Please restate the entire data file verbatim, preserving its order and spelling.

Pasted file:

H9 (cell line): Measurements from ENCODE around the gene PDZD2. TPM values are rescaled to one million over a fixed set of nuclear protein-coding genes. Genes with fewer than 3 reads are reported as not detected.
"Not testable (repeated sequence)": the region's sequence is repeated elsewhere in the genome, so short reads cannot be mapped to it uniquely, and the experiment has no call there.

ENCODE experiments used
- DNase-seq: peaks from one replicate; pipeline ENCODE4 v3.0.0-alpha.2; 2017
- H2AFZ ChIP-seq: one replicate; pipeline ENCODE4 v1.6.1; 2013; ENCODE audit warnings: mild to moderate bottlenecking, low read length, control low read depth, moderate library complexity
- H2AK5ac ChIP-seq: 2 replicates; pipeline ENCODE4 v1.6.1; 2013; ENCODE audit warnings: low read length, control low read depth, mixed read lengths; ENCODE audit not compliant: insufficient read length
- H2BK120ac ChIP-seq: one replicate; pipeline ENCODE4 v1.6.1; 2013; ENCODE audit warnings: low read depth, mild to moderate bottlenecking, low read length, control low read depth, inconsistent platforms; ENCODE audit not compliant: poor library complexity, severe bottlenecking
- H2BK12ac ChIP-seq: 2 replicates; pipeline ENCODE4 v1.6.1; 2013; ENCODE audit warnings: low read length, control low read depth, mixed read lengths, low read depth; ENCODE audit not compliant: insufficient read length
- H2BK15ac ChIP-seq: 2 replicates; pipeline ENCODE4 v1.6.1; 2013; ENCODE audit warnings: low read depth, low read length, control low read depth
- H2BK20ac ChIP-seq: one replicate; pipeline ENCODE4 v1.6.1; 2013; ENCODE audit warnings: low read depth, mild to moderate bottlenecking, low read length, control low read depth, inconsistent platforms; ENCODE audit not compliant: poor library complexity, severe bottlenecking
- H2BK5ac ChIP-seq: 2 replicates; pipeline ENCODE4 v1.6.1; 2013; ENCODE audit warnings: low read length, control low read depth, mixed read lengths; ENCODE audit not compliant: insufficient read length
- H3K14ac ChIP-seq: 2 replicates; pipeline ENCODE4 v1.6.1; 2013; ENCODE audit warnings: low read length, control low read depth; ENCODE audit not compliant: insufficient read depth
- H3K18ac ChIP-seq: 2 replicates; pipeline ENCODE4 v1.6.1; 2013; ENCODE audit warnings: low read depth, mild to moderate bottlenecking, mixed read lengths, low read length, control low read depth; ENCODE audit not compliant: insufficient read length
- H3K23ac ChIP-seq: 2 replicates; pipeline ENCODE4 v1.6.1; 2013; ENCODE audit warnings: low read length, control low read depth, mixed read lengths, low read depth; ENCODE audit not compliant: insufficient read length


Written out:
H9 (cell line): Measurements from ENCODE around the gene PDZD2. TPM values are rescaled to one million over a fixed set of nuclear protein-coding genes. Genes with fewer than 3 reads are reported as not detected.
"Not testable (repeated sequence)": the region's sequence is repeated elsewhere in the genome, so short reads cannot be mapped to it uniquely, and the experiment has no call there.

ENCODE experiments used
- DNase-seq: peaks from one replicate; pipeline ENCODE4 v3.0.0-alpha.2; 2017
- H2AFZ ChIP-seq: one replicate; pipeline ENCODE4 v1.6.1; 2013; ENCODE audit warnings: mild to moderate bottlenecking, low read length, control low read depth, moderate library complexity
- H2AK5ac ChIP-seq: 2 replicates; pipeline ENCODE4 v1.6.1; 2013; ENCODE audit warnings: low read length, control low read depth, mixed read lengths; ENCODE audit not compliant: insufficient read length
- H2BK120ac ChIP-seq: one replicate; pipeline ENCODE4 v1.6.1; 2013; ENCODE audit warnings: low read depth, mild to moderate bottlenecking, low read length, control low read depth, inconsistent platforms; ENCODE audit not compliant: poor library complexity, severe bottlenecking
- H2BK12ac ChIP-seq: 2 replicates; pipeline ENCODE4 v1.6.1; 2013; ENCODE audit warnings: low read length, control low read depth, mixed read lengths, low read depth; ENCODE audit not compliant: insufficient read length
- H2BK15ac ChIP-seq: 2 replicates; pipeline ENCODE4 v1.6.1; 2013; ENCODE audit warnings: low read depth, low read length, control low read depth
- H2BK20ac ChIP-seq: one replicate; pipeline ENCODE4 v1.6.1; 2013; ENCODE audit warnings: low read depth, mild to moderate bottlenecking, low read length, control low read depth, inconsistent platforms; ENCODE audit not compliant: poor library complexity, severe bottlenecking
- H2BK5ac ChIP-seq: 2 replicates; pipeline ENCODE4 v1.6.1; 2013; ENCODE audit warnings: low read length, control low read depth, mixed read lengths; ENCODE audit not compliant: insufficient read length
- H3K14ac ChIP-seq: 2 replicates; pipeline ENCODE4 v1.6.1; 2013; ENCODE audit warnings: low read length, control low read depth; ENCODE audit not compliant: insufficient read depth
- H3K18ac ChIP-seq: 2 replicates; pipeline ENCODE4 v1.6.1; 2013; ENCODE audit warnings: low read depth, mild to moderate bottlenecking, mixed read lengths, low read length, control low read depth; ENCODE audit not compliant: insufficient read length
- H3K23ac ChIP-seq: 2 replicates; pipeline ENCODE4 v1.6.1; 2013; ENCODE audit warnings: low read length, control low read depth, mixed read lengths, low read depth; ENCODE audit not compliant: insufficient read length